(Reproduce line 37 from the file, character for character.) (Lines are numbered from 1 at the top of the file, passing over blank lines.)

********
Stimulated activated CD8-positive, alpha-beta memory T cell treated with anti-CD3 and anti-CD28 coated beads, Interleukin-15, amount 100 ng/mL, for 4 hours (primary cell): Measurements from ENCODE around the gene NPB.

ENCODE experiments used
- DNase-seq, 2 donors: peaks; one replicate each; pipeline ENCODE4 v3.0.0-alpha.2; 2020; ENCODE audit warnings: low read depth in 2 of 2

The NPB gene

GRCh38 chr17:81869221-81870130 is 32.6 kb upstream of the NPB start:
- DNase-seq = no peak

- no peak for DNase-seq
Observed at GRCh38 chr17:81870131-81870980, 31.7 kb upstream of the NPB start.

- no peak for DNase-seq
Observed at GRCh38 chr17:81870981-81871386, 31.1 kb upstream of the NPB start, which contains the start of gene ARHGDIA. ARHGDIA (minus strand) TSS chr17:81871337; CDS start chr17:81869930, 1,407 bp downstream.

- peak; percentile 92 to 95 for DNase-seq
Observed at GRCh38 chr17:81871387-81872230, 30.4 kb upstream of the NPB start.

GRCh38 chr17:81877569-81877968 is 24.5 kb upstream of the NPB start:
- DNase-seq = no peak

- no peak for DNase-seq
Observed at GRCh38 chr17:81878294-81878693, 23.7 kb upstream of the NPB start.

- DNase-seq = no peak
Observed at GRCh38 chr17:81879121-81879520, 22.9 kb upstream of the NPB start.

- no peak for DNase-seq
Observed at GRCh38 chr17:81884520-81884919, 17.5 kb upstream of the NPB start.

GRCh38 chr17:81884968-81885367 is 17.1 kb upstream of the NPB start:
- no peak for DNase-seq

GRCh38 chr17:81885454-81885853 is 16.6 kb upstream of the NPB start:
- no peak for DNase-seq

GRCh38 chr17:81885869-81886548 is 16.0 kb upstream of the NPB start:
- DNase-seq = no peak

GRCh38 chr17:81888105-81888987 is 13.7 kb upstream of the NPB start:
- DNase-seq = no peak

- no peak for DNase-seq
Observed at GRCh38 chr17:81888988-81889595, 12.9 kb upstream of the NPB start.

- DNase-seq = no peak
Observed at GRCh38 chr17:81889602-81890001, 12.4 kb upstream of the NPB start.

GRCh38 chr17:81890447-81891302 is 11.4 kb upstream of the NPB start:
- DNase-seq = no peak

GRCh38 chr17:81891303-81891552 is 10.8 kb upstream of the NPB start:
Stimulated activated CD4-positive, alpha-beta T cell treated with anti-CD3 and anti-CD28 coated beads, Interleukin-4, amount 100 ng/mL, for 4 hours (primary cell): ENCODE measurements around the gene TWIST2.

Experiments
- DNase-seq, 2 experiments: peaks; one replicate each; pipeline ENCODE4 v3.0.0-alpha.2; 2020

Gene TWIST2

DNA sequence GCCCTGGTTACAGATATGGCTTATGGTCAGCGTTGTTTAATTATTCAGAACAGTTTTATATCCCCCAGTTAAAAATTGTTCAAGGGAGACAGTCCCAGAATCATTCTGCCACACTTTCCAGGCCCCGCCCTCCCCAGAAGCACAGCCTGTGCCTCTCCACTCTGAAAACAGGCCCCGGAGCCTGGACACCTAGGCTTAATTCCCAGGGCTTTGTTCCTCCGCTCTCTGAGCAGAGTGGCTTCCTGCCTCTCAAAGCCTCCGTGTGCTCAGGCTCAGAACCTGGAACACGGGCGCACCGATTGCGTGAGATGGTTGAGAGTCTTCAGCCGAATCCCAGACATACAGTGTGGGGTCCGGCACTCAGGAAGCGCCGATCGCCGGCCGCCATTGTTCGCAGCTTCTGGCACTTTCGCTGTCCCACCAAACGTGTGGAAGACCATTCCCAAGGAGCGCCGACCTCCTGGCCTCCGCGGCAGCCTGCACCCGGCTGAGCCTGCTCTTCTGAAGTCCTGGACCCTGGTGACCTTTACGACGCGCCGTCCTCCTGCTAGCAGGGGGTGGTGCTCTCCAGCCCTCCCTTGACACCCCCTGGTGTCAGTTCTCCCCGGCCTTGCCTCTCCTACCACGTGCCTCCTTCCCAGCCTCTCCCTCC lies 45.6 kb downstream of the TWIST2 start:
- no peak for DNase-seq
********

Experiments